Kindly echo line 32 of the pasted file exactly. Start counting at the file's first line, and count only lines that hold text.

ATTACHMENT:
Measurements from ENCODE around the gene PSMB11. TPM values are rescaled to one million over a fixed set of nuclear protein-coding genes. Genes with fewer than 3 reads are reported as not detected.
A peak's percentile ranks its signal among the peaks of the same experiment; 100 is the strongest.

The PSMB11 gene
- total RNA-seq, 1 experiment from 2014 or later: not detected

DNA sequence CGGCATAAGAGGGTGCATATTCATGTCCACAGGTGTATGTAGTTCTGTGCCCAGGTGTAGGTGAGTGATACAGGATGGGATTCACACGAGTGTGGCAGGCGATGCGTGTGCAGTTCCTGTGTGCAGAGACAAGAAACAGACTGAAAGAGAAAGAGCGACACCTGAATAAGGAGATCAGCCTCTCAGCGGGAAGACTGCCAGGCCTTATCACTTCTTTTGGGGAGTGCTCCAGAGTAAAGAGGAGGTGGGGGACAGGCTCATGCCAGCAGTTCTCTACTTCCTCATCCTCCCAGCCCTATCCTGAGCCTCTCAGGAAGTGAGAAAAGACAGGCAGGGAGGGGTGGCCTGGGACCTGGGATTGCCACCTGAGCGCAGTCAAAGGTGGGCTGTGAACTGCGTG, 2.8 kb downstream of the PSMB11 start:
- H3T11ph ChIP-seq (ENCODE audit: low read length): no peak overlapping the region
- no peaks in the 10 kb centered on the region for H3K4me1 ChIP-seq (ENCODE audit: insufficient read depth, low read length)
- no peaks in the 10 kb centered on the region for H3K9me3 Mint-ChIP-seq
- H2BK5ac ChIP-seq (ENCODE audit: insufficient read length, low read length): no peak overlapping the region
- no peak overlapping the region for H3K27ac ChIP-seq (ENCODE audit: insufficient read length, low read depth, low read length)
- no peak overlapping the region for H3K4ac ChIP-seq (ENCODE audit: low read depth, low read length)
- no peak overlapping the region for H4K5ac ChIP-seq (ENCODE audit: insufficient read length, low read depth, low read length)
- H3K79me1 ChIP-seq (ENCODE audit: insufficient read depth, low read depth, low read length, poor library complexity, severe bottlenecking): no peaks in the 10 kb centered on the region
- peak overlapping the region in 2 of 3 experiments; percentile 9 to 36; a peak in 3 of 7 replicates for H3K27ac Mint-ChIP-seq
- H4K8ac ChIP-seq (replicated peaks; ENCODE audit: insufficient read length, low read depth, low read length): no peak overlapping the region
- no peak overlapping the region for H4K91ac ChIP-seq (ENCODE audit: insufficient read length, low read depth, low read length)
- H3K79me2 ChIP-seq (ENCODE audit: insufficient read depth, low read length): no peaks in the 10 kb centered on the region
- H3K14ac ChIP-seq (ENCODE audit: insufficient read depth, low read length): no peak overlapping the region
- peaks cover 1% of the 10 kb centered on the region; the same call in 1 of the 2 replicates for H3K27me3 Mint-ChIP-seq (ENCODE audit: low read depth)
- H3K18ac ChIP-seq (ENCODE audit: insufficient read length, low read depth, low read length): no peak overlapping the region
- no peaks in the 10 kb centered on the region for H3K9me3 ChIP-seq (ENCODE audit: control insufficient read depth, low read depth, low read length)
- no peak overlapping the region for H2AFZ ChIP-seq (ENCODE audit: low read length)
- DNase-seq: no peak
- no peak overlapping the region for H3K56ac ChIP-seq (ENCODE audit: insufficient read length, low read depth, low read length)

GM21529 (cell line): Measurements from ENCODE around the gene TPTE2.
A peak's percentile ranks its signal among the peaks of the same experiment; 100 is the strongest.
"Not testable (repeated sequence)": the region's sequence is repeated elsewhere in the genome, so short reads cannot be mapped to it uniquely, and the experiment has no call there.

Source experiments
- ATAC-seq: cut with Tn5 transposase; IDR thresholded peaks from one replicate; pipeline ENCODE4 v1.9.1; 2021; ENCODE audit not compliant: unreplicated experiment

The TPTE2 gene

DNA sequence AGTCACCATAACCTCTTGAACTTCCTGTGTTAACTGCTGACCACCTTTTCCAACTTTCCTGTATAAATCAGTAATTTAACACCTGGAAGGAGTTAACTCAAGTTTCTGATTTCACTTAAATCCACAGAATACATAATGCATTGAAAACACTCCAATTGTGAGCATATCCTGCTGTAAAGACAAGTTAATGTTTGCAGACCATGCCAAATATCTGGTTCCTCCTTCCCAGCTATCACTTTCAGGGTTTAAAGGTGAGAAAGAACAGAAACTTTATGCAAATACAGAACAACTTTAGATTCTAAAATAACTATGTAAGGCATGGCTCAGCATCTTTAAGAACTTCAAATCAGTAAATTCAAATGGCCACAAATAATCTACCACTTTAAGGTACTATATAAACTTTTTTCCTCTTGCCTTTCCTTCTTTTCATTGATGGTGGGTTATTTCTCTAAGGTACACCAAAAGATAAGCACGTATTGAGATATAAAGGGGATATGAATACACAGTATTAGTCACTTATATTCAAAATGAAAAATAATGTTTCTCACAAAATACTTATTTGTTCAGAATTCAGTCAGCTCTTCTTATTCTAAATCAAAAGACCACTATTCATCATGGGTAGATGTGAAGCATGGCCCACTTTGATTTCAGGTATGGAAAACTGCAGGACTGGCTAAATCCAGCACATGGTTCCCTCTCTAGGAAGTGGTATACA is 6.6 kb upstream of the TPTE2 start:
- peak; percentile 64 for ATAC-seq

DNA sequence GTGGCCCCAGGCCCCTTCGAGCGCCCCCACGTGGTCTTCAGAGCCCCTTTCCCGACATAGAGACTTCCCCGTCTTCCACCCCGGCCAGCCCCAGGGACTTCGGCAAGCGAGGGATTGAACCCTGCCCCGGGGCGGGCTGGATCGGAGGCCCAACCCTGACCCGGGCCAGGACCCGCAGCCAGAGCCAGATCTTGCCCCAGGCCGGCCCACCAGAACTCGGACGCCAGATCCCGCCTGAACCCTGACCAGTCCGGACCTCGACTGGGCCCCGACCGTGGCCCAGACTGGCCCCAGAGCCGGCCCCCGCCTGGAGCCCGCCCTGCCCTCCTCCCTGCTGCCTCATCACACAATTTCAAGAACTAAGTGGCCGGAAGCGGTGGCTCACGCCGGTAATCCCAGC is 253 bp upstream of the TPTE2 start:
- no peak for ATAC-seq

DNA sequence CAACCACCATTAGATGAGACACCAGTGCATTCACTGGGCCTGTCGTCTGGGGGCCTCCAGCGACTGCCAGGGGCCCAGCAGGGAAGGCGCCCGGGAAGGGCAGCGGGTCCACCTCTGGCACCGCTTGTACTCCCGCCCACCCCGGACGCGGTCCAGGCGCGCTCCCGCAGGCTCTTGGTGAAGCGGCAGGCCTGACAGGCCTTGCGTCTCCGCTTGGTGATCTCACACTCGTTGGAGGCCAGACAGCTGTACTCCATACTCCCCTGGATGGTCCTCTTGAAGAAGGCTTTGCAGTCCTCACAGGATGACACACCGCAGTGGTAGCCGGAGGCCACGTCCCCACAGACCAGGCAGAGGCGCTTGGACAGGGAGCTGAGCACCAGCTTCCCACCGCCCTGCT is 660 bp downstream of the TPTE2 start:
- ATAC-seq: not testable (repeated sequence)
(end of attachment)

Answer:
- peak; percentile 64 for ATAC-seq